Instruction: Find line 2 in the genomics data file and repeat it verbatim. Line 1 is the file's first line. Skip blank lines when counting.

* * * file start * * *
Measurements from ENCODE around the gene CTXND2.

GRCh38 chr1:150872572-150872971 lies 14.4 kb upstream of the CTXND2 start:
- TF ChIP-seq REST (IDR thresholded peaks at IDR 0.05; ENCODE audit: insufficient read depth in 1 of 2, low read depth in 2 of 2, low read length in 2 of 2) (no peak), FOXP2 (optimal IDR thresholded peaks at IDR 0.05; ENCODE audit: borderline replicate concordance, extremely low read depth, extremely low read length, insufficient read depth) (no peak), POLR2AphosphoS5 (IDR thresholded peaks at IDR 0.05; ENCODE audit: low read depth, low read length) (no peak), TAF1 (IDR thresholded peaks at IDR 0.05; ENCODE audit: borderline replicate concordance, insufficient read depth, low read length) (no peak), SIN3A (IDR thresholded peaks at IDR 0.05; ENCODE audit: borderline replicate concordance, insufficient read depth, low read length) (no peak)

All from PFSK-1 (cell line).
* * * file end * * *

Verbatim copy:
GRCh38 chr1:150872572-150872971 lies 14.4 kb upstream of the CTXND2 start: